The Sankhya system also believes that the entire world is dependent upon certain effects. It also believes these effects can limit or produce the world.
The ultimate cause of the world is an uncaused, eternal, all-pervading potential. It is more subtle than the mind and intellect.
This ultimate cause is considered prakrti.
Sankhya philosophy also recognizes sattva, rajas, and tamas. These are underlying qualities through which the universe is perceived. These qualities can be inferred from all features of the material world.
The whole universe is evolved from the gunas. And the natural equilibrium of the gunas is prakrti.
When out of balance, the world is in vikrti. This is known as the heterogeneous state. Sattva is weightlessness or light. Rajas is motion or activity. And tamas is heaviness or concealment.
Purusa – Consciousness
Sankhya recognizes dualistic philosophy and acknowledges two aspects of reality. These include Prakrti, the unconscious principle, and Purusa, or the Self, consciousness.
Each body contains a self. But the self is different from the body. The self is a conscious spirit. It is both the subject and object of knowledge. It is pure consciousness itself. It is unchanging and all-pervading.
According to Sankhya, there are many selves or consciousness principles. There is one in each living being.
The Process of Evolution of the Universe
According to Sankhya, the entire world evolves from the interaction between Prakrti and Purusa.
Praktri is influenced by the presence of purusa. The process of manifestation begins with the infusion of purusa into prakti. Prakrti is metaphorically described as the mother principle. And purusa is described as the father principle. The father fertilizes the mother. Prakrti is the soil in which consciousness can take root.
Thus, prakrti embodies consciousness and is the material cause of all existence.
“Yuj” is the Sanskrit root of the word “yoga.” It means “to unite.” The yoga system provides methodologies for linking individual consciousness with Supreme consciousness. The Sage Patanjali systemized yoga.
Yoga accepts the mind as the cause of bondage. But the mind is also the cause of salvation.
Through meditation, one can control the mind and transcend matter.
The Five Stages of Mind
Below are the five stages of the mind.
– Ksipta (Disturbed)
– Mudha (Stupefied)
– Viksipta (Restless)
– Ekagra (One-Pointed)
– Niruddha (Well-Controlled)
The predominance of rajas and tamas causes the mind to be disturbed and hyperactive. Tamas can make the mind lose its ability to discriminate. In this way, the mind is constantly disturbed by external stimuli.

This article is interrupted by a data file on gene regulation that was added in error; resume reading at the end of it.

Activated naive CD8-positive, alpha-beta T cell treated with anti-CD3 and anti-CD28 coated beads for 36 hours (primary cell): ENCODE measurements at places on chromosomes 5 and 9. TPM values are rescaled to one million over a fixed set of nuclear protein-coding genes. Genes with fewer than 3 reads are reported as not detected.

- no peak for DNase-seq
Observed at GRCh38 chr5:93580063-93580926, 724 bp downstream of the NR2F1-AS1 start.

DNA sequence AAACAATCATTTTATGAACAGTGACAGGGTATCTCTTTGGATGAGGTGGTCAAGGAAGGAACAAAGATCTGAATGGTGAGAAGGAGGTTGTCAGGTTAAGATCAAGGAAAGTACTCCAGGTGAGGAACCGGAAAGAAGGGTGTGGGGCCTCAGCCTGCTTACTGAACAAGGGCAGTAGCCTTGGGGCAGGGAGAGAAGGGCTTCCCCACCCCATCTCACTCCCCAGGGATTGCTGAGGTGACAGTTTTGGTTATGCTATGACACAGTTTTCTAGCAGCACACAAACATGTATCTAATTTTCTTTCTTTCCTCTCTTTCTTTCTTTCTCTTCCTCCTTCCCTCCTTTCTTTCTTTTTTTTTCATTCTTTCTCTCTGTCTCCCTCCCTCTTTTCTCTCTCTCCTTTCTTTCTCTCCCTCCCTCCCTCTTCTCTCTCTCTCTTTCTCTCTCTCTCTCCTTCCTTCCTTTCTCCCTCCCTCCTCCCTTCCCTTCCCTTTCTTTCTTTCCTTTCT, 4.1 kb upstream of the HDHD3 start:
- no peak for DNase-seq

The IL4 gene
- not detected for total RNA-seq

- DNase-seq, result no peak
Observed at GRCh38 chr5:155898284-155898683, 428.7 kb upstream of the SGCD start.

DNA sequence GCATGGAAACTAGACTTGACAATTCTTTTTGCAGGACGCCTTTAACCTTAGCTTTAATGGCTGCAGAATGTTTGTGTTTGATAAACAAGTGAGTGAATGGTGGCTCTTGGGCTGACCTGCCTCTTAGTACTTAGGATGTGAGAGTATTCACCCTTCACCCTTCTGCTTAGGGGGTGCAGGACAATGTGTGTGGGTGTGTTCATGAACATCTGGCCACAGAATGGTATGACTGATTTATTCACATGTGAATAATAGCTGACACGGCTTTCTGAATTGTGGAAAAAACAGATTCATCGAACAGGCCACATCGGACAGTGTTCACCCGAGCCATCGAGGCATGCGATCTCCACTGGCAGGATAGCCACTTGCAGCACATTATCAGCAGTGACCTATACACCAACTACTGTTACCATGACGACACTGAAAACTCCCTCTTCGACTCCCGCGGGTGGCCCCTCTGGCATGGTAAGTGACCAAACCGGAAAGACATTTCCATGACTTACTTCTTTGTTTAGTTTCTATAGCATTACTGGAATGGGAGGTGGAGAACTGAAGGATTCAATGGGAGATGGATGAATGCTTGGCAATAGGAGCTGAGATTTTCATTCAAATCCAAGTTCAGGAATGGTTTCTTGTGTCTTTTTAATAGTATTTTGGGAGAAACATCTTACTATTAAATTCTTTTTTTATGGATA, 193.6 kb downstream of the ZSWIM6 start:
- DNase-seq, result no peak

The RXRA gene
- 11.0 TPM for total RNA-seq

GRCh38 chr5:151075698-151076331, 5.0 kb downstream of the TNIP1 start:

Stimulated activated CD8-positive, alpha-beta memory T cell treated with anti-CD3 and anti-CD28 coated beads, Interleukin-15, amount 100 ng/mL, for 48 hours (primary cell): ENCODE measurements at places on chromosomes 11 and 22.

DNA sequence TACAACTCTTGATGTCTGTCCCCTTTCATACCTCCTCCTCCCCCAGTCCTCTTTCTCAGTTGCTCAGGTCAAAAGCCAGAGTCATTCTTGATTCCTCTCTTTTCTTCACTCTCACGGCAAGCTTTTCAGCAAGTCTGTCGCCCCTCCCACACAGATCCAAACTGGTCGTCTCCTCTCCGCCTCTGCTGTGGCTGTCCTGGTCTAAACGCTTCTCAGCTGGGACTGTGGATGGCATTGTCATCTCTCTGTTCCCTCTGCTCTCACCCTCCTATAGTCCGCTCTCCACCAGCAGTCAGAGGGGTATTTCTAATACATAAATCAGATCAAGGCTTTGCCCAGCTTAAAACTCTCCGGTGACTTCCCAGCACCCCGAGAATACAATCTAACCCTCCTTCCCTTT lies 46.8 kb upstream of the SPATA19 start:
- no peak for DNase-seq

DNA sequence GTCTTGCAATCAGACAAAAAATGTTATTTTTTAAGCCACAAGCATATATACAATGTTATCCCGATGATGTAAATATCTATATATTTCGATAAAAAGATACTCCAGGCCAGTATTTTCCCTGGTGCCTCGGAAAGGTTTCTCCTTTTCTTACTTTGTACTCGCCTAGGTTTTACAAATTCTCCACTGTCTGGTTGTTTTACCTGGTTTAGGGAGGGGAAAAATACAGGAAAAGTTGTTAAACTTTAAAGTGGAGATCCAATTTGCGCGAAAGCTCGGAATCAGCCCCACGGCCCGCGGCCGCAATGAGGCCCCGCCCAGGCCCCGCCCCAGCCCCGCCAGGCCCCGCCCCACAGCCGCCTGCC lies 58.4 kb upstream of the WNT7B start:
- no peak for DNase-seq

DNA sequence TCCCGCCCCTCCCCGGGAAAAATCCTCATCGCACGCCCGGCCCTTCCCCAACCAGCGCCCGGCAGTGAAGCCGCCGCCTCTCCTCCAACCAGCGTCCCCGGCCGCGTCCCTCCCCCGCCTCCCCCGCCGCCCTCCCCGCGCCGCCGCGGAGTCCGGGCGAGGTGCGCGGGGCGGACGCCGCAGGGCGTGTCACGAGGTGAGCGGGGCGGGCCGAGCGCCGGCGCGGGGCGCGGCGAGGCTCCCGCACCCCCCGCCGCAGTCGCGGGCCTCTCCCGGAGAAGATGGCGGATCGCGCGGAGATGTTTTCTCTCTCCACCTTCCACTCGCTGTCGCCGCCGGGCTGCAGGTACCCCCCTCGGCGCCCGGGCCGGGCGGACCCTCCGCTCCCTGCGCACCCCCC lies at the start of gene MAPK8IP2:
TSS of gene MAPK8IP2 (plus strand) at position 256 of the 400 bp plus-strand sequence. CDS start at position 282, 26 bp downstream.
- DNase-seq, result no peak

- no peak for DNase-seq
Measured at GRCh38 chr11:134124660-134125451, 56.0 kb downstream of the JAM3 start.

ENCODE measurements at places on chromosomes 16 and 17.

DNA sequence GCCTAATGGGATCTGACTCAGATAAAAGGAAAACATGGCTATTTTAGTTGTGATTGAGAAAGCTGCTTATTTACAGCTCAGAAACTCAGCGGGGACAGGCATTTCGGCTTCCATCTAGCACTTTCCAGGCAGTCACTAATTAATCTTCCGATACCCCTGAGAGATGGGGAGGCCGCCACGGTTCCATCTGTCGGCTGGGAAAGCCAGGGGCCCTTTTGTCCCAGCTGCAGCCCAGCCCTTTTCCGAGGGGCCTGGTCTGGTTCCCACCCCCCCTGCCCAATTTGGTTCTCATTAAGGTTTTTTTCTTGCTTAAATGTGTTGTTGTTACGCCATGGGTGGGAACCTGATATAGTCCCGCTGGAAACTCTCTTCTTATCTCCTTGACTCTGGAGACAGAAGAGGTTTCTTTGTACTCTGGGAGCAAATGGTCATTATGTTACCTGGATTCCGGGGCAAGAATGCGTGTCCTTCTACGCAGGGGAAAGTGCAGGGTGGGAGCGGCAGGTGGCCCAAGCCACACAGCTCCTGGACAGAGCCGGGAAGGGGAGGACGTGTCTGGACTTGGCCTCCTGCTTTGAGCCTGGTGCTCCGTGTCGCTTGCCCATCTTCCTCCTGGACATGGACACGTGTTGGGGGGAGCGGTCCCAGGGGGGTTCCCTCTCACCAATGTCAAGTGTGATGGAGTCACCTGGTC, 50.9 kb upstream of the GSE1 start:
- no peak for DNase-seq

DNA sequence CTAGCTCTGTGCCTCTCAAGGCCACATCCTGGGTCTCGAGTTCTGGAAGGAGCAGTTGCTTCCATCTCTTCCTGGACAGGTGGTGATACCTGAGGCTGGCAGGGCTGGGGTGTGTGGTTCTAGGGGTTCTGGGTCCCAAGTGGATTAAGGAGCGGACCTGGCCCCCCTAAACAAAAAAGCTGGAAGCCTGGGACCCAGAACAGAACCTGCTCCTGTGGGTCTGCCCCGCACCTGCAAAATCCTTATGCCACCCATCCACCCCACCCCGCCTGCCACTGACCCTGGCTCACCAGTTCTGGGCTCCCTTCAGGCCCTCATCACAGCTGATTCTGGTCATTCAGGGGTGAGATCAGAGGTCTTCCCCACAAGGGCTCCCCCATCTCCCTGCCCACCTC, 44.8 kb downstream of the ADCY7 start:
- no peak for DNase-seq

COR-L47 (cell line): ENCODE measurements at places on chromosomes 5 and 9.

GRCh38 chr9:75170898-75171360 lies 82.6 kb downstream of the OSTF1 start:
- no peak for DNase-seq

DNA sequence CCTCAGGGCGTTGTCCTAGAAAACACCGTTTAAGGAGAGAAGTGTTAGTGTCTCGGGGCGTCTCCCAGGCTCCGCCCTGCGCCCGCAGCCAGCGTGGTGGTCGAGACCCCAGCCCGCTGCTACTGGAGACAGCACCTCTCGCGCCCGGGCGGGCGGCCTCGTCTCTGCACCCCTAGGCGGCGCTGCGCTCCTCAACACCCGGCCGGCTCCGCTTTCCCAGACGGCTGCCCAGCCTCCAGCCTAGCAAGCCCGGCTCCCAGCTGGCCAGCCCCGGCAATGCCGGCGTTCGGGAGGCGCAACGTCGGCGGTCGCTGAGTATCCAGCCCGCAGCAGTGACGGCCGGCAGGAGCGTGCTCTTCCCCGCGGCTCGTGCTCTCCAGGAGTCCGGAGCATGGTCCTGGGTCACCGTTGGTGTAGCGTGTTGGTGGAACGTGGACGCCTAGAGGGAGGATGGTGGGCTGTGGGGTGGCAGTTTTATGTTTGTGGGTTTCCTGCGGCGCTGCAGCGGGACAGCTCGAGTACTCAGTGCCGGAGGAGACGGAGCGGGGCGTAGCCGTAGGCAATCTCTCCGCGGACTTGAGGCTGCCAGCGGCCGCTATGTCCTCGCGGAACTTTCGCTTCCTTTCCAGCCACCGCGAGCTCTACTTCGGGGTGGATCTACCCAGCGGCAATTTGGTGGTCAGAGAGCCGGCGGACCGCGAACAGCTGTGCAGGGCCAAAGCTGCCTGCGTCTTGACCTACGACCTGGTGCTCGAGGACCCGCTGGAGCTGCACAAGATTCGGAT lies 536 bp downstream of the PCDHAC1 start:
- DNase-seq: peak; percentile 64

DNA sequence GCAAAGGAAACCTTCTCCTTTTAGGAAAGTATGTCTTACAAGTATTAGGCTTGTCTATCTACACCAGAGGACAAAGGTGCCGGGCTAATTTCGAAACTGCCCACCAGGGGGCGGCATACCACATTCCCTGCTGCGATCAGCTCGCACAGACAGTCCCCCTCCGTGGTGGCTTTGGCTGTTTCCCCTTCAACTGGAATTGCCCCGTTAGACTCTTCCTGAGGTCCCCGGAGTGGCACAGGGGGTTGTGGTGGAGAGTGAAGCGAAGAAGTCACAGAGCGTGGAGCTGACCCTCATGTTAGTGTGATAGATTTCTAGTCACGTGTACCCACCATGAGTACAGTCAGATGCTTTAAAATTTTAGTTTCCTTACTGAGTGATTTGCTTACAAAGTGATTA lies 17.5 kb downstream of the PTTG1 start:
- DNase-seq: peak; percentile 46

Mudha is dominated by tamas. The mind becomes sluggish and loses its ability to think properly. It then becomes negative and dull.
The restless stage has a predominance of rajas. The mind runs from one object to another but never stays. This is the advanced stage of a disturbed mind.
The first three stages are negative. But the next two stages are peaceful and calm.
The one-pointed stage is dominated by sattva. The mind is tranquil and near to complete stillness. This is the aim of the yoga system.
In a well-controlled state, the mind is not disturbed. It is the pure manifestation of sattvic energy. Only these two stages are positive and helpful for meditation.
Modifications of the Mind
The yoga system categorizes the modifications of the mind into five classes.
– Valid Cognition
– Invalid Cognition
– Verbal Cognition
All thoughts, emotions, and mental behaviors fall into these five categories. These five categories are divided into cause and not cause afflictions.
False cognition, verbal cognition, and sleep cause harmful modifications. Valid cognition and memories are not considered harmful to meditation.
Sources of valid cognition include perception, inference, and authoritative testimony. False cognition is ignorance or avidya. Ignorance is mistaking the non-eternal for the eternal. Verbal cognition is an attempt to grasp something that does not exist. It is merely one’s projection.
Overcoming the Modifications
Modifications of the mind are caused by nine conditions or impediments.
– Nonattainment of Desired State
– Instability in Attained State
Yoga provides methods for overcoming these problems.
Patanjali states that the mind can be controlled through practice and detachment.
Practice means a particular type of effort in which the mind maintains stillness. Detachment means having no expectations from external objects.
Patanjali also describes kriya-yoga which helps students attain a higher state of consciousness. Kriya-yoga means yoga of purification. It practices austerity, scriptures, and surrenders to God.
The Eightfold Path of Yoga
Success in yoga requires a one-pointed and well-controlled mind. It must be free from worldly desires. Below are the eight limbs of Patanjali Yoga:
– Yamas (Five Restraints)
– Nonhurting (Ahimsa)
– Nonlying (Satya)
– Nonstealing (Asteya)
– Sensory Control (Brahmacarya)
– Nonpossessiveness (Aparigraha)
– Niyamas (Five Observances)
– Purity (Sauca)
– Contentment (Santosa)
– Austerity (Tapas)
– Study (Svadhyaya)
– Surrender (Isvara Pranidhana)
– Asana (Yoga Postures)
– Pranayama (Control of Vital Force)
– Pratyahara (Withdrawal of the Senses)
– Dharana (Concentration)
– Dhyana (Meditation)
– Samadhi (Spiritual Absorption)
The sage Jaimini created the Mimamsa system of philosophy. The word “Mimamsa” means to analyze and understand thoroughly. This system aims to provide practical methods for using Vedic religion.
This satisfies one’s urges for wealth and sensual pleasure.
Mimamsa provides a materialistic explanation of Vedic rituals. It is meant for persons whose material desires have blinded them. They cannot see spiritual understanding. But Mimamsa aims to situate the selfish and skeptical human in subordination. It places them in duty to Vedic injunctions.